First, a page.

After a short flight briefing we all took our places in the C-130 and launched at around 3 AM. We cruised at about 24,000 feet and at about 260kts until it was time to hit the storm, about 600 miles southwest of Bermuda. We then dropped down to 10,000 feet and 180 kts (about 207 mph), where we remained for the duration of our encounter with Joaquin. In the many hours in the storm we made three figure eight passes through the outer parts of the storm and into the eye and then through to the other side. All the flying is done by hand, with autopilot only holding altitude, since the aircraft has to move with the storm.

While we were buffeted around a little, principally in the south-eastern part of the eye, you’d be surprised to know that we had a pretty smooth ride most of the time. Of course realizing that we’re in a 80,000 lbs. aircraft (half its max weight) powered by 4 engines putting out a combined thrust of 18,800 horsepower helps to frame the perspective of the platform we were in, in relation to a storm that was roaring along at up to 160 mile per hour winds (as a reference point, my personal aircraft, a Piper Arrow 2, weighs in at about 2,600 lbs.). In fact, I’m pleased to say that I was on the flight that upgraded the storm from a category 3 hurricane to a high category 4. The turbulence usually occurs in the areas of the storm that are rapidly destabilizing – either building or dissipating. The rest of the storm was like flying in any airliner with some ups and downs. I won’t diminish the buffeting though, as we went from 1 G (normal earth gravity) to some points of 0.3 G (0.0 is space) up to 1.6 G pretty quick. We were originally scheduled to make four passes, but all aboard were relieved to learn that this was revised to only three.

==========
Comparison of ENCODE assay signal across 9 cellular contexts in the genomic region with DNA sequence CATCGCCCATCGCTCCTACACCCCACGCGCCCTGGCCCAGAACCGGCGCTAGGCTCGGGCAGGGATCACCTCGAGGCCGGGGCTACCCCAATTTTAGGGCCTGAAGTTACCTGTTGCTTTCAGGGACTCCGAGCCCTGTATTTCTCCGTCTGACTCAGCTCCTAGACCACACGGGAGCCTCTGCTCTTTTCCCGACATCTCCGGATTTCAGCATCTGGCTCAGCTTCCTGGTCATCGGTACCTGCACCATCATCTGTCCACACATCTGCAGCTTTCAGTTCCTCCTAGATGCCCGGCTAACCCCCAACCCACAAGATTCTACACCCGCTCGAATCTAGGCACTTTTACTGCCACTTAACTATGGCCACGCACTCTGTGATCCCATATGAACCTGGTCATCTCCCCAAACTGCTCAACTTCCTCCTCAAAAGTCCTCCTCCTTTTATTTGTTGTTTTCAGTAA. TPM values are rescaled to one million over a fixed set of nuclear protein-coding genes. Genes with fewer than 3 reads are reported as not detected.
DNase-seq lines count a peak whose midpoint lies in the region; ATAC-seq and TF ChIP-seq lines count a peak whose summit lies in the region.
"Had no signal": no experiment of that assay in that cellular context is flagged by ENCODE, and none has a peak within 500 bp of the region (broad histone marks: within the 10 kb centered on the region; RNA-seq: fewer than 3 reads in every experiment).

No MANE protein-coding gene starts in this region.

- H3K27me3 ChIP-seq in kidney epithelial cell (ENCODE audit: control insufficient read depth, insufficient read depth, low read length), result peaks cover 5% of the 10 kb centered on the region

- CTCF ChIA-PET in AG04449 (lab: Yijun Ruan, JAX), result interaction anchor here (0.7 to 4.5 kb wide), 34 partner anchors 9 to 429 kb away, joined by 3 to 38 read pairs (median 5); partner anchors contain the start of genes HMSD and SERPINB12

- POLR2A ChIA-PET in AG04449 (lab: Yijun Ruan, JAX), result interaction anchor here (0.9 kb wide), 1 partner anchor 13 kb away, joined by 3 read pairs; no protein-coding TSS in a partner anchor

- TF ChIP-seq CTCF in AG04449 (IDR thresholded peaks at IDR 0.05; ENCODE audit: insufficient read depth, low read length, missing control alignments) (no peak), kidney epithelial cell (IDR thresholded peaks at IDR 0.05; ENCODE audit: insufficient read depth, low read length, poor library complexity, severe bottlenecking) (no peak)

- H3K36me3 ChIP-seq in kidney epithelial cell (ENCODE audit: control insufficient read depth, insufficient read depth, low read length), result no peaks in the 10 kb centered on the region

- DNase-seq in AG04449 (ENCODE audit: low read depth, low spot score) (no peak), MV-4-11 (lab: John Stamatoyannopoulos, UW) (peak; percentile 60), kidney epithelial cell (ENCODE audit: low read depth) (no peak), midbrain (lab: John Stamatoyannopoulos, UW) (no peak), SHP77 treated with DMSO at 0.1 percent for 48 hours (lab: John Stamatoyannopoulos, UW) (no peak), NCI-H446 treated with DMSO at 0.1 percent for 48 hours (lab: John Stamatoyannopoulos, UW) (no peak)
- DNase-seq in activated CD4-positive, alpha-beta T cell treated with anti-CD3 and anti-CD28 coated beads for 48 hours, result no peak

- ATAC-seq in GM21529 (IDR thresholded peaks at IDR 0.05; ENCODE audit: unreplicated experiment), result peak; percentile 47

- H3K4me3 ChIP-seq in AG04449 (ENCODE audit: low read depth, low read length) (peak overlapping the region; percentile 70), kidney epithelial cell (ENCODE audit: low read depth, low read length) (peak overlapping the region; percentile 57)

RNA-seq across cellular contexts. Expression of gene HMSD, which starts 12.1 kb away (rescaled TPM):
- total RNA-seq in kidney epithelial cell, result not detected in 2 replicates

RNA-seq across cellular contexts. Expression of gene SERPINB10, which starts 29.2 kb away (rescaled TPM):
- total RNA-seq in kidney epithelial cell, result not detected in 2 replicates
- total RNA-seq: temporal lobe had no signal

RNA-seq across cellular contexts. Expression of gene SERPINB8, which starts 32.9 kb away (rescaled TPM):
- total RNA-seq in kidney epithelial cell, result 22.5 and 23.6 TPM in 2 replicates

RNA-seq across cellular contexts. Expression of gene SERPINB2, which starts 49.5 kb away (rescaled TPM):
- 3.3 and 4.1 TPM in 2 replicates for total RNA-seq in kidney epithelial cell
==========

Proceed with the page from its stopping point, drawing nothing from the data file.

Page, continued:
As the pilots performed their duty in hauling us through Joaquin, meteorologist Talbot and Cumbo monitored the storm. Cumbo shot at the storm by launching the dropsondes through the bottom of the aircraft. These sondes are essentially small cardboard and plastic tubes slightly longer and wider than the cardboard tube in roll of paper towels that measure the wind speed (both at the surface and at altitude), direction, barometric pressure, and relative humidity as they travel through the storm. They have tiny GPS sensors that relay their exact location in the storm as they go down. Once Cumbo collected the data, Talbot then relayed the information in real time to the National Hurricane Center in Miami, Florida whose forecasters then crunch the data and relay it worldwide to whomever needs it. Talbot also directs the pilots as to where to go next to collect the best data during flight. Talbot said that the Hunters’ job is to “Provide a now-cast, this is what’s going on right now to those people where the storm is going to make landfall.”

As is always the case with anything military, the phrase most apt for the flight was “hours of boredom punctuated by minutes of terror.” Thanks to the great people aboard, I can’t really call any moments terror filled, but it certainly hit good adventure levels for me. One interesting moment during flight occurred when we experienced ice buildup on the aircraft surfaces. This occurs when an aircraft flies through areas of super cooled water vapor that create ice buildup on the airplane. This can be a major problem for planes ill-equipped for this occurrence. Thankfully the C-130 has a range of anti-icing countermeasures on board. Nothing like hearing chunks of ice breaking off the airplane to make you sit up and take notice. Upon exiting the storm an alarm was heard, but I wasn’t told what it was until after our arrival on the ground. Turns out it was an alarm indicating a bleed air valve wasn’t operating correctly. Not to get overly technical, but this valve permits very hot engine air to exit the engine and prevents overheating of the engine. Failure of this valve could have caused significant damage. Thankfully, our flight continued normally and returned to Hunter Army Airfield at a little after 1:30 PM and maintained the squadron’s over 10,000 hours of accident free flying. The plane and crew will return to hunt another hurricane without issue.